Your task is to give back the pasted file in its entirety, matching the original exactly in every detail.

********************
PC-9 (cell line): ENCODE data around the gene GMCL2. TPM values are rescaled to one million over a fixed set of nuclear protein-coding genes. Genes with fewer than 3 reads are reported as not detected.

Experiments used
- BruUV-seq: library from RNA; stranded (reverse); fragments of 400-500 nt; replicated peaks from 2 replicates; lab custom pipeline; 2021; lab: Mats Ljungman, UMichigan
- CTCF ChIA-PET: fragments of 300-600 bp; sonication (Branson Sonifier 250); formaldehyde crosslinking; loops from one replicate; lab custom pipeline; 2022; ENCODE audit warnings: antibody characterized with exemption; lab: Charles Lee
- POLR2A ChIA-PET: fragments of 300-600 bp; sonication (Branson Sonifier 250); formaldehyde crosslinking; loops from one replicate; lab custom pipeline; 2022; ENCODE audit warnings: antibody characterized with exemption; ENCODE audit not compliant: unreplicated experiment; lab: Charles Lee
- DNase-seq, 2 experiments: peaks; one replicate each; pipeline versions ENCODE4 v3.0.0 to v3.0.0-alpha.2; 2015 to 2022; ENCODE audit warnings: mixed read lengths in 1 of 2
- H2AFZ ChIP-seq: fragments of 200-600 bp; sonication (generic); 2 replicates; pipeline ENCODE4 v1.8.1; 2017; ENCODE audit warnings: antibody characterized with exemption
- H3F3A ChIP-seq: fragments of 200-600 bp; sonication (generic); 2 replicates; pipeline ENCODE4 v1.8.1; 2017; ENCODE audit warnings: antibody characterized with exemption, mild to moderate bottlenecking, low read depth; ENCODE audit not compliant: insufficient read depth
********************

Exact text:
PC-9 (cell line): ENCODE data around the gene GMCL2. TPM values are rescaled to one million over a fixed set of nuclear protein-coding genes. Genes with fewer than 3 reads are reported as not detected.

Experiments used
- BruUV-seq: library from RNA; stranded (reverse); fragments of 400-500 nt; replicated peaks from 2 replicates; lab custom pipeline; 2021; lab: Mats Ljungman, UMichigan
- CTCF ChIA-PET: fragments of 300-600 bp; sonication (Branson Sonifier 250); formaldehyde crosslinking; loops from one replicate; lab custom pipeline; 2022; ENCODE audit warnings: antibody characterized with exemption; lab: Charles Lee
- POLR2A ChIA-PET: fragments of 300-600 bp; sonication (Branson Sonifier 250); formaldehyde crosslinking; loops from one replicate; lab custom pipeline; 2022; ENCODE audit warnings: antibody characterized with exemption; ENCODE audit not compliant: unreplicated experiment; lab: Charles Lee
- DNase-seq, 2 experiments: peaks; one replicate each; pipeline versions ENCODE4 v3.0.0 to v3.0.0-alpha.2; 2015 to 2022; ENCODE audit warnings: mixed read lengths in 1 of 2
- H2AFZ ChIP-seq: fragments of 200-600 bp; sonication (generic); 2 replicates; pipeline ENCODE4 v1.8.1; 2017; ENCODE audit warnings: antibody characterized with exemption
- H3F3A ChIP-seq: fragments of 200-600 bp; sonication (generic); 2 replicates; pipeline ENCODE4 v1.8.1; 2017; ENCODE audit warnings: antibody characterized with exemption, mild to moderate bottlenecking, low read depth; ENCODE audit not compliant: insufficient read depth